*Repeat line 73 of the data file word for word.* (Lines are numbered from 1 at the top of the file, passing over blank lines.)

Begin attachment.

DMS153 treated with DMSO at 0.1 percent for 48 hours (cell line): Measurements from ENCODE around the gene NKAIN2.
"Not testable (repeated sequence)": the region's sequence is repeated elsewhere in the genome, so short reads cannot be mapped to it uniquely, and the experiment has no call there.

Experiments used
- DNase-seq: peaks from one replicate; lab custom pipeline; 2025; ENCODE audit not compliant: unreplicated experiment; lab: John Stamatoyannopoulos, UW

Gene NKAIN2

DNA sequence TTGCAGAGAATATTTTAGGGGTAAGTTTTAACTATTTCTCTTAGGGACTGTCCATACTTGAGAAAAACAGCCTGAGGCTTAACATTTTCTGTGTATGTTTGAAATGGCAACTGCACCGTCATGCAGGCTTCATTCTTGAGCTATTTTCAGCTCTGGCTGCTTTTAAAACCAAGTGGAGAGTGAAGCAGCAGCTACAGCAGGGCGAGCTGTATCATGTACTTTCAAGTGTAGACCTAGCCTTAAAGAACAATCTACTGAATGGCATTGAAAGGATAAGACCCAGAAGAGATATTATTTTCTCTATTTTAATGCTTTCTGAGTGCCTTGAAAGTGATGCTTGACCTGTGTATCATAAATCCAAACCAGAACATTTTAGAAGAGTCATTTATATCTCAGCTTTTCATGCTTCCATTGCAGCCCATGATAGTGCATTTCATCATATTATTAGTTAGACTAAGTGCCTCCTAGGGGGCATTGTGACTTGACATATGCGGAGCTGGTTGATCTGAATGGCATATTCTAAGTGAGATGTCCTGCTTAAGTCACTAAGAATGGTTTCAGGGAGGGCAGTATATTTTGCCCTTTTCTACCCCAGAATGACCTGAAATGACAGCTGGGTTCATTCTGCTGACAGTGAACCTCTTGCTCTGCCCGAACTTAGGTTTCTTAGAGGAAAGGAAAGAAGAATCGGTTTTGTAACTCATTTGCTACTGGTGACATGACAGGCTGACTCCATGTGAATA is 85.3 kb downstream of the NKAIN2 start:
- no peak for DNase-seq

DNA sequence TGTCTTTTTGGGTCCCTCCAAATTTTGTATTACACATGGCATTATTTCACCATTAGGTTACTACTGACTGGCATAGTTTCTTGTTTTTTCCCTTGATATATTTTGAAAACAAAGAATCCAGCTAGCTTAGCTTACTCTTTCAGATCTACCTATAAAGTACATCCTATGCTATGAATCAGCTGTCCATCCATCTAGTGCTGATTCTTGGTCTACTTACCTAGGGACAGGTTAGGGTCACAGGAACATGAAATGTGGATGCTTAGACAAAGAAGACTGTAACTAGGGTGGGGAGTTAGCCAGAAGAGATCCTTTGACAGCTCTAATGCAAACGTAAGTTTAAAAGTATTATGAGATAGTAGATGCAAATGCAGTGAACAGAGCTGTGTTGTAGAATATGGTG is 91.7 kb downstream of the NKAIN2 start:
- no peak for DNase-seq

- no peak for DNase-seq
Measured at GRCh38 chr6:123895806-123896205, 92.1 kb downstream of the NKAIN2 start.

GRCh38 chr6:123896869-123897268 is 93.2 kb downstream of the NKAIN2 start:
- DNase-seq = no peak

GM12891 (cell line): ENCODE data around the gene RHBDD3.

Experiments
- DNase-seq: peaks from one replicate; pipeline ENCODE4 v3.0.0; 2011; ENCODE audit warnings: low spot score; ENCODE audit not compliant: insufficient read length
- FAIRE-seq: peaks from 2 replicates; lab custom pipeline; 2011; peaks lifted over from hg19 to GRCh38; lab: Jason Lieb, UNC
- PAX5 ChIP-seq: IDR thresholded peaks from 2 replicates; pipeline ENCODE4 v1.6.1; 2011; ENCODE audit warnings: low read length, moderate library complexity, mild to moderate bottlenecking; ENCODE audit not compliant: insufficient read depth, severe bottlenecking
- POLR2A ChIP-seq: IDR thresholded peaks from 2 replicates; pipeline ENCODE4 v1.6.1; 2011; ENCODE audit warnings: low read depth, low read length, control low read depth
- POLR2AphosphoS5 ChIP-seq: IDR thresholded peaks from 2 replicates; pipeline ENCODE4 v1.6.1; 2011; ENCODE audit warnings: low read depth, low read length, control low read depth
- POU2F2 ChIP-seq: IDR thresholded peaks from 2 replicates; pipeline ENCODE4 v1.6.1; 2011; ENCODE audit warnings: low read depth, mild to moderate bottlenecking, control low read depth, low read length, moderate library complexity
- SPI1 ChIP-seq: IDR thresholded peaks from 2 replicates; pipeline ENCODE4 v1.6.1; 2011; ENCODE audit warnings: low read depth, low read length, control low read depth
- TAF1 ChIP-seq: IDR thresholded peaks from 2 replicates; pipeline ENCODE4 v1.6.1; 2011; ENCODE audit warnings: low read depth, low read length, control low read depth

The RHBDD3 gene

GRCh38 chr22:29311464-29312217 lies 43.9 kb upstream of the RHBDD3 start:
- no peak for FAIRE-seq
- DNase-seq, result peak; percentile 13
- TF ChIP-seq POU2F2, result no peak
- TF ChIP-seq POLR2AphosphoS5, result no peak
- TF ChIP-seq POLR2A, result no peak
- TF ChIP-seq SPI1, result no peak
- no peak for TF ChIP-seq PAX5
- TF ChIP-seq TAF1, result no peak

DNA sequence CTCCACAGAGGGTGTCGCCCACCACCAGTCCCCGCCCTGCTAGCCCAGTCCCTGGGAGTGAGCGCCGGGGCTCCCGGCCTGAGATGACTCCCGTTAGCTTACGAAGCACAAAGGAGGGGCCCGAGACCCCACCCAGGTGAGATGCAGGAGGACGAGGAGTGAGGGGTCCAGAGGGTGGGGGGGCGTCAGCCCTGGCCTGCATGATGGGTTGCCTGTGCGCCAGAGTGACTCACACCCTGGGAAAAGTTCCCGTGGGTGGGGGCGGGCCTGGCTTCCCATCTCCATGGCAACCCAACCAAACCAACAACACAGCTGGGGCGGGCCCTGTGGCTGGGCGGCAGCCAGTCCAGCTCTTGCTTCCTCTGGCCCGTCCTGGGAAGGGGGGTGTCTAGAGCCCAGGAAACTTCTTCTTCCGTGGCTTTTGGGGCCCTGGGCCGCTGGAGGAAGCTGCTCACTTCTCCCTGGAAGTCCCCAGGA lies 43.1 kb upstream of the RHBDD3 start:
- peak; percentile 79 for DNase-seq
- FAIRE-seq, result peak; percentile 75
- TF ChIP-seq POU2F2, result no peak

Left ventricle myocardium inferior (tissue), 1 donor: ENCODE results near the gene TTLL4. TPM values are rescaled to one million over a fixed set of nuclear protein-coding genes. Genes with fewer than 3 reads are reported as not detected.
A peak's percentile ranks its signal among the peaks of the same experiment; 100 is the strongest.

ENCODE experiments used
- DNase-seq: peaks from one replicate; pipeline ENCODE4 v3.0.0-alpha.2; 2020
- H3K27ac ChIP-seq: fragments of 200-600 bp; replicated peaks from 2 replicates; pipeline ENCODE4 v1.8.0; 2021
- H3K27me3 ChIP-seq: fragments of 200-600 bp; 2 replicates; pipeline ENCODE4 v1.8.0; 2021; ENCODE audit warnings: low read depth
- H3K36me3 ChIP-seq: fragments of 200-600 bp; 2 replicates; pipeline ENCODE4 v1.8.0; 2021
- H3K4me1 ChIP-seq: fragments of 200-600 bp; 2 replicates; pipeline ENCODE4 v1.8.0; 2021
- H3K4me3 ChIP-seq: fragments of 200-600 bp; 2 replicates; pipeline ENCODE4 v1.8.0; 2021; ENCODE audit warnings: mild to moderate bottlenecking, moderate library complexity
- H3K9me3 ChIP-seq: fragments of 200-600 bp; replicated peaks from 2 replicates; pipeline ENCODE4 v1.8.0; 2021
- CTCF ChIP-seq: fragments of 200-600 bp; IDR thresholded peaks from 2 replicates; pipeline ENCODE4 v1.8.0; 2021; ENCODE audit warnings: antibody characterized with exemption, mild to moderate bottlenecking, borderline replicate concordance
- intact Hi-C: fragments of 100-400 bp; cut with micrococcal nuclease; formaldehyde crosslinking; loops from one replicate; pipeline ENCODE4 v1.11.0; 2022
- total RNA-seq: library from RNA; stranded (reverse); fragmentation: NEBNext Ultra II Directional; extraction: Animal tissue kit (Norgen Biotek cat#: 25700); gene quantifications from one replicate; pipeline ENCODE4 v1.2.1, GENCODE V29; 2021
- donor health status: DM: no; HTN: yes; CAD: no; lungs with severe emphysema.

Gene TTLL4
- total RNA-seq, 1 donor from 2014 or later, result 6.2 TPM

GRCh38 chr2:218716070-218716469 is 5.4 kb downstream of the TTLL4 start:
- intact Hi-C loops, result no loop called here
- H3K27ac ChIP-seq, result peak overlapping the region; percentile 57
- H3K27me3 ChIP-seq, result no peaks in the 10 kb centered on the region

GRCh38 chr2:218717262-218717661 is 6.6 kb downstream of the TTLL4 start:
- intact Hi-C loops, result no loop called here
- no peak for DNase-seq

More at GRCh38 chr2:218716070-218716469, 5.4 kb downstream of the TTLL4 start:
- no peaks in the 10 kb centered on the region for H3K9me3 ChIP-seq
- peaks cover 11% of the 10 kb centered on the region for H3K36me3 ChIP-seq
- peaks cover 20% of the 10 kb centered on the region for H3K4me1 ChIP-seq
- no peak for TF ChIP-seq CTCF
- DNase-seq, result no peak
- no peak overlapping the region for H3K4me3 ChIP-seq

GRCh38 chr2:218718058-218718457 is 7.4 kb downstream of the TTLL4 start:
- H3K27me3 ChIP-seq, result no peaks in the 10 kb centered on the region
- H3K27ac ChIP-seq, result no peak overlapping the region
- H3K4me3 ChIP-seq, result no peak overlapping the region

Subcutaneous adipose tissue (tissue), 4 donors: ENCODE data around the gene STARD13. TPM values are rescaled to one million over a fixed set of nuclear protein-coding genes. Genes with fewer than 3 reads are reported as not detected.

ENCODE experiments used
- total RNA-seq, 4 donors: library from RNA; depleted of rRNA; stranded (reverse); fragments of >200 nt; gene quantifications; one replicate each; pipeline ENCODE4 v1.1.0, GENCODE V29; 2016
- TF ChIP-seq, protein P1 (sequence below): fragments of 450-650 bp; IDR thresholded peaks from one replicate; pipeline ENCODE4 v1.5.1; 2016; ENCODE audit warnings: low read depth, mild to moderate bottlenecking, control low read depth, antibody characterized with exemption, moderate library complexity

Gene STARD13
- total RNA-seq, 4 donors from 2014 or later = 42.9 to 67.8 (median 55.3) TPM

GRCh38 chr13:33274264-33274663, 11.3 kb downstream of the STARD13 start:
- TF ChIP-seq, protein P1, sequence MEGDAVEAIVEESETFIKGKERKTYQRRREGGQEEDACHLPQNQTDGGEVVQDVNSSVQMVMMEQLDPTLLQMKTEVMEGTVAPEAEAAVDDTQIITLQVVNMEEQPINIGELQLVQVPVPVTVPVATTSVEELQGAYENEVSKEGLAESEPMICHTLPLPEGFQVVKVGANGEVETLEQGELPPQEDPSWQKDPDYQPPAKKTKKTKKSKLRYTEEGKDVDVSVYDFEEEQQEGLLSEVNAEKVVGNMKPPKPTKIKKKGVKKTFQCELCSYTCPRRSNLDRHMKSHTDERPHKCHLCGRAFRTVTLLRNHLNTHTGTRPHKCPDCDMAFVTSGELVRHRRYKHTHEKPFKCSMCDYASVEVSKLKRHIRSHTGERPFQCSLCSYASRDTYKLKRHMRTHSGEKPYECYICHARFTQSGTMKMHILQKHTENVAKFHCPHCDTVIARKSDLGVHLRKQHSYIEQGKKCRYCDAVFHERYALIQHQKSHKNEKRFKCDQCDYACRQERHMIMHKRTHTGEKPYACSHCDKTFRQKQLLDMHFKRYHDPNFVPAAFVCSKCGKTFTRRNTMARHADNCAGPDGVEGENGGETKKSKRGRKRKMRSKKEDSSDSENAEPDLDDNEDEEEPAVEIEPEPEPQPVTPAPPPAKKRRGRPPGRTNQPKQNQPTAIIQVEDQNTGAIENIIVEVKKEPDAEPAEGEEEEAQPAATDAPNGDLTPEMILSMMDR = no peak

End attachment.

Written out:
ENCODE experiments used